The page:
Does the ADA Prohibit Discrimination in New Jersey on the Basis of Opioid Addiction? The EEOC Weighs In.

Both the Americans with Disabilities Act (ADA) and the New Jersey Law Against Discrimination (NJLAD) protect workers against discrimination on the basis of disability. The definition of “disability” has changed over the years to encompass a wide range of conditions. The public’s understanding of addiction has begun to take psychological factors into account. This has led to questions about whether addiction may qualify as a disability under the ADA or the NJLAD. The Equal Employment Opportunity Commission (EEOC) recently reviewed the law surrounding disability discrimination as it relates to opioid use and addiction. If you feel you have been discriminated against for use of opioids, it would be prudent to discuss the matter with a New Jersey employment discrimination attorney to learn what rights you have under state and federal law.

What Do Federal and State Disability Discrimination Laws in New Jersey Say About Opioids?

Opioid addiction is a serious problem in New Jersey and throughout the U.S. The definitions of “disability” in both the ADA and the NJLAD leave open the possibility that some forms of addiction could be considered disabilities. See 42 U.S.C. § 12102(1), N.J. Rev. Stat. § 10:5-5(q). The ADA makes a specific exception, however, for individuals who are “currently engaging in the illegal use of drugs.” 42 U.S.C. § 12114(a).

Opioids and Disability Discrimination

The EEOC’s guidance document delves into the language of the ADA and the regulations implementing the law. It notes that the document does not have “the force and effect of law,” but rather represents its own interpretation of the ADA. It divides the analysis into three questions, the answers to which could lead to a viable claim for disability discrimination.

1. Is the Use of Opioids Illegal Under Federal or State Law?

An adverse employment decision based on illegal drug use is unlikely to be protected by state or federal antidiscrimination laws. This is stated explicitly in the ADA, and is considered public policy in many jurisdictions.

The EEOC mentions medication-assisted treatment (MAT) for addiction, such as the use of methadone, as an example of legal opioid use. This, the EEOC says, is covered by the ADA, so an employer should not fire an employee in an MAT program, except for the reasons described below.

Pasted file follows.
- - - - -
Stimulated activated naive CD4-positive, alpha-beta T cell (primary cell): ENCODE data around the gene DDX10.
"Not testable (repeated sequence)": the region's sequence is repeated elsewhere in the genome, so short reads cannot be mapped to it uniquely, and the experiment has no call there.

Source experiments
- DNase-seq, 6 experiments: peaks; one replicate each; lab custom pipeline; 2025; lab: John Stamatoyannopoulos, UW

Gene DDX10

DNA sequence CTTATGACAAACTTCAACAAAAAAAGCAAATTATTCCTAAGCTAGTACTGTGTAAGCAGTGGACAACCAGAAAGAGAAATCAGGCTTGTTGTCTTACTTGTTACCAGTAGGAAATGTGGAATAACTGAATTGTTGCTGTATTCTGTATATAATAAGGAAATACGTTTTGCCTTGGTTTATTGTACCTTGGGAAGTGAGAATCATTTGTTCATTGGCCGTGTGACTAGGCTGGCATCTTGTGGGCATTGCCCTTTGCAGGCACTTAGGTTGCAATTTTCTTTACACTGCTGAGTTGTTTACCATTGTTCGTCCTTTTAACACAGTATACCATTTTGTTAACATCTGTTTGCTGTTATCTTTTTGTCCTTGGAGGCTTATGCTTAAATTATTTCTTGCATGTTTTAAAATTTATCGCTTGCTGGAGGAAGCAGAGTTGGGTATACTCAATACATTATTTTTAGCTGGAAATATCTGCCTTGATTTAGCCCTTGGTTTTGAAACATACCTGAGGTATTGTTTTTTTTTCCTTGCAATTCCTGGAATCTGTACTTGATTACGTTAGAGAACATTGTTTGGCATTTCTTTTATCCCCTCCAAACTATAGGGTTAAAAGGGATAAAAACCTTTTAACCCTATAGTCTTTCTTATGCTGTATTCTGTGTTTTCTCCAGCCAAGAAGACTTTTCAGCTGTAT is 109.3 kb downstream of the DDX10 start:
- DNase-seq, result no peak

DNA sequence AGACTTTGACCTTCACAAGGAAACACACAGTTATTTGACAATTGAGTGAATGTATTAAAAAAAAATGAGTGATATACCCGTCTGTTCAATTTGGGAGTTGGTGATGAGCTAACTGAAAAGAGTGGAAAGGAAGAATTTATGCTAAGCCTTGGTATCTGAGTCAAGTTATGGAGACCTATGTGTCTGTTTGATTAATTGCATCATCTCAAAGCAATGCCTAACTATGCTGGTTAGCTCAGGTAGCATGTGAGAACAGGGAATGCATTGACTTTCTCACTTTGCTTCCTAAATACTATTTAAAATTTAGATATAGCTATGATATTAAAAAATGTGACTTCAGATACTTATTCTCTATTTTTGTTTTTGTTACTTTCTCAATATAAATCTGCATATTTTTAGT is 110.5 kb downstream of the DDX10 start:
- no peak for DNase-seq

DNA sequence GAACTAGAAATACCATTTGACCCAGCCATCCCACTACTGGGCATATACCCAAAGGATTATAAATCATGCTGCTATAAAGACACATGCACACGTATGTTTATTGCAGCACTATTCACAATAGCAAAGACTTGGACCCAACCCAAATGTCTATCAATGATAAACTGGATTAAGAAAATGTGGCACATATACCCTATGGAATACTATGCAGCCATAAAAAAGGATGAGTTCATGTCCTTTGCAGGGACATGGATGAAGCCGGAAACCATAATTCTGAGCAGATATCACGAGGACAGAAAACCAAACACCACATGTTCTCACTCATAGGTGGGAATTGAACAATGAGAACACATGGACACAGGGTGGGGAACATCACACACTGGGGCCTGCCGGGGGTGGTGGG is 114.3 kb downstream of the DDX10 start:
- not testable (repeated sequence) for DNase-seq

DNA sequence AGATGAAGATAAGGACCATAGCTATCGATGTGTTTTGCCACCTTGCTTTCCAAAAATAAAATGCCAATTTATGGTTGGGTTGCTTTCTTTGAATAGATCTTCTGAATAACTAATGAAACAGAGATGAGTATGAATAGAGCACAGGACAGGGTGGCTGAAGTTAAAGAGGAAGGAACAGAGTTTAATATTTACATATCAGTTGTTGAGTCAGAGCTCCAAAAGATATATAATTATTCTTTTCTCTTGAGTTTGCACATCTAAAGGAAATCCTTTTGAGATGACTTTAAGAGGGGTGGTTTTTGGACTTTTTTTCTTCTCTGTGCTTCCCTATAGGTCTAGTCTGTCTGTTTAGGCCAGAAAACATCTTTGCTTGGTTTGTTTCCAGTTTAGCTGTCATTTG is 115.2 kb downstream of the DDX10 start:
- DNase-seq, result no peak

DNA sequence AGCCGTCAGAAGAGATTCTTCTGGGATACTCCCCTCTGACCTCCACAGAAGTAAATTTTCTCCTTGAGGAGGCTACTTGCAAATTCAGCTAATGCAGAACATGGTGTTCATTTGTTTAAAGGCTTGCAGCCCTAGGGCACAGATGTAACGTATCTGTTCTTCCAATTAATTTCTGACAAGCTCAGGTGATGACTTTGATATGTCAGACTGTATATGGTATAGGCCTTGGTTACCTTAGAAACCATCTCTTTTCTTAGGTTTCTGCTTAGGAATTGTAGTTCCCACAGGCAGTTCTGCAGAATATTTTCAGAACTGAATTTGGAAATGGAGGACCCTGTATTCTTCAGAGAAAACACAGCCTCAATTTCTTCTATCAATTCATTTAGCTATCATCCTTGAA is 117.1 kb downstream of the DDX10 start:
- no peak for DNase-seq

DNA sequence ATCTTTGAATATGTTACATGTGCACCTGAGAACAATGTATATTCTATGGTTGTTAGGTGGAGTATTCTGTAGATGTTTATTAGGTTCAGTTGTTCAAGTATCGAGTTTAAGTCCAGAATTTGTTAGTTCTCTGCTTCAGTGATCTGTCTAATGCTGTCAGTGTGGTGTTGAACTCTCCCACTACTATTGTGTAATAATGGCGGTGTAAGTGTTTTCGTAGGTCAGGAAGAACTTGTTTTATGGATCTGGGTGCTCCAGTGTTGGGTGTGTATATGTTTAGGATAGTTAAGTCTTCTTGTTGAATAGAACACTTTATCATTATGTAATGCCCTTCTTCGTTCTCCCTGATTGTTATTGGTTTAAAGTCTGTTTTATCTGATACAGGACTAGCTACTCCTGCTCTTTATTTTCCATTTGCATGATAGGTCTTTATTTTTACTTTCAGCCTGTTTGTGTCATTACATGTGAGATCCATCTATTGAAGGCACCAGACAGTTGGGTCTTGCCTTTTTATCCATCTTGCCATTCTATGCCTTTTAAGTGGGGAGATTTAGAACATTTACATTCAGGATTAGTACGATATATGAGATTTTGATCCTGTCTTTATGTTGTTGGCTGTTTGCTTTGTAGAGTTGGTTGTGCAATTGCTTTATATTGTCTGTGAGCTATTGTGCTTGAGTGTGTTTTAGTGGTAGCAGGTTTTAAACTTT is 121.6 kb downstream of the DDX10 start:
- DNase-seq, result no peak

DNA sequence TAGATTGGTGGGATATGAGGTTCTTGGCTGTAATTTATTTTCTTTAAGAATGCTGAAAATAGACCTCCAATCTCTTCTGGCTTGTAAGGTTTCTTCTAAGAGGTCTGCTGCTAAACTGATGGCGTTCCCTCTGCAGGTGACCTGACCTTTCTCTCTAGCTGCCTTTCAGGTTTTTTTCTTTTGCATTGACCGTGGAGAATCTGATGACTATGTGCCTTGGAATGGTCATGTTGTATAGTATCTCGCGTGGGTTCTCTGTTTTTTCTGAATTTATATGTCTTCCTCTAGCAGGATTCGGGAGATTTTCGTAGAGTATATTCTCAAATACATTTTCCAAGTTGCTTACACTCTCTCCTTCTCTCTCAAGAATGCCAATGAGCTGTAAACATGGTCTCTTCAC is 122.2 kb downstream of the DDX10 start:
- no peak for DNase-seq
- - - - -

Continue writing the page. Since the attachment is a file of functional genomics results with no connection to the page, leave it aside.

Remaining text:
2. Does Legal Opioid Use Affect Job Performance?

Even if an employee’s use of opioids is legal and covered by the ADA, an employer may still be able to take certain adverse actions without violating the law. Employers must provide reasonable accommodations for employees with disabilities, unless doing so would pose an “undue hardship” for the employer. 42 U.S.C. § 12112(b)(5), N.J.A.C. § 13:13-2.5.

The ADA may not apply, however, if an employee “pose[s] a direct threat to the health or safety of other individuals in the workplace.” 42 U.S.C. § 12113(b). If legal opioid use interferes with a worker’s ability to do their job safely, and a reasonable accommodation is not possible, the full protection of the ADA may not be available.

3. Do Other Laws Prohibit Opioid Use in a Particular Job?

Finally, the EEOC notes that other statutes may require employers to exclude individuals who use certain drugs, regardless of whether their use is legal and related to a medical condition. It does not provide any specific examples, but laws relating to transportation safety, law enforcement, and national security often have provisions regarding drug use.

The experienced and knowledgeable disability discrimination attorneys at the Resnick Law Group practice in New Jersey and New York. Please contact us today online, at 973-781-1204, or at 646-867-7997 to schedule a confidential consultation to discuss your rights and options with a member of our team.

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